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  1. Visual Arts

History exhibit puts Florida on the map

Florida as depicted in 1591 resembled the shape of India more than the peninsula it actually is. This map was probably created for wealthy collectors because it doesn’t have navigational information but instead is decorated with fanciful ships and a sea monster. Inland Florida, which had not been much explored, is also outfitted with mountain ranges and vast forests.
Published Sep. 17, 2013

Ponce de Leon gets most of the credit for discovering Florida but he actually had lots of company in the 16th century.

"Charting the Land of Flowers: 500 Years of Florida Maps," which opens Saturday at the Tampa Bay History Center, takes us back to that time when there was no certainty about this new world being explored but unquenchable curiosity about its possibilities.

The earliest maps (one is from 1493) are mostly macro representations and show a lot of creative license in defining the contours and topography of the area (mountains in Florida?). But after the mappers get those things right, the show offers more micro looks at the state and what we now call the Tampa Bay area. The 20th century brings maps for tourists from AAA and for land buyers from developers as Florida opens up to a bigger population. The 21st century is represented by NASA photography from space.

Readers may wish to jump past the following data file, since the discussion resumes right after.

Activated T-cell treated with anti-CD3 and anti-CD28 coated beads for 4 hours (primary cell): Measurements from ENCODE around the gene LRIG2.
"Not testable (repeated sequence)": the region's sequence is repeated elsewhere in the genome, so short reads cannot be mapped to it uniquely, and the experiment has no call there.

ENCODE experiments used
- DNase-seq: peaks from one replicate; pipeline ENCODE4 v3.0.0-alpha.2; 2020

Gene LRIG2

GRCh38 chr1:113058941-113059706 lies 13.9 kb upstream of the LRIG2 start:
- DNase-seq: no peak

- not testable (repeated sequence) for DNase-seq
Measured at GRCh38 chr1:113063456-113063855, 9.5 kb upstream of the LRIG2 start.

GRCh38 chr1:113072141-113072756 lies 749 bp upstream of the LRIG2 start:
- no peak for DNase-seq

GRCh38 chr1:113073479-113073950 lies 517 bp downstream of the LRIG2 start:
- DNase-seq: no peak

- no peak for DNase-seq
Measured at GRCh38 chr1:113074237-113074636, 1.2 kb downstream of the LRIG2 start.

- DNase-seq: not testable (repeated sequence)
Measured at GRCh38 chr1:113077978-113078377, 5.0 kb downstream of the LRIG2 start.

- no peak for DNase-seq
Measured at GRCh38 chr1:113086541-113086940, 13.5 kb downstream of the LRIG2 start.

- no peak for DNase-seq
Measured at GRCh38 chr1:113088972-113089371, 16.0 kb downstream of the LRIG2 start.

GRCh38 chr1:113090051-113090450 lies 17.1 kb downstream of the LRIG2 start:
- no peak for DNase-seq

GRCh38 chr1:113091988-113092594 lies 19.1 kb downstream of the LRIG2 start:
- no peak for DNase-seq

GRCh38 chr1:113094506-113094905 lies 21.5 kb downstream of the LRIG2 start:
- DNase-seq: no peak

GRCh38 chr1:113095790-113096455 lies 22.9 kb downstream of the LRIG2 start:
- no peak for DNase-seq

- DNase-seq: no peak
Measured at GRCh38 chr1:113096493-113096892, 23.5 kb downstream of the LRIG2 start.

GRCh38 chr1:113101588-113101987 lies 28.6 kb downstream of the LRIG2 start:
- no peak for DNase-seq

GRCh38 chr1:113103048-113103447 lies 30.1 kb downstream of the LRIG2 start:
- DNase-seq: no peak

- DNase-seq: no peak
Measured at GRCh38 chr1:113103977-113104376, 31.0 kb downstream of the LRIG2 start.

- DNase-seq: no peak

Most of the 150 maps are originals, not facsimiles, on loan from museums, libraries and private collectors here and in Europe. It's one of the largest and broadest groups of Florida maps ever assembled and it's beautiful. The rare antiquarian maps are hand-drawn in pen and ink or engravings that are usually hand colored and feature elaborate illustrations. A map from 1774, printed by Paul Revere, is the only known copy and has never been exhibited publicly. The show also has the first known maps of Tampa, St. Petersburg and Ybor City. And there is abundant wall text explaining the art and science of cartography.

Lennie Bennett can be reached at lbennett@tampabay.com or (727) 893-8293.

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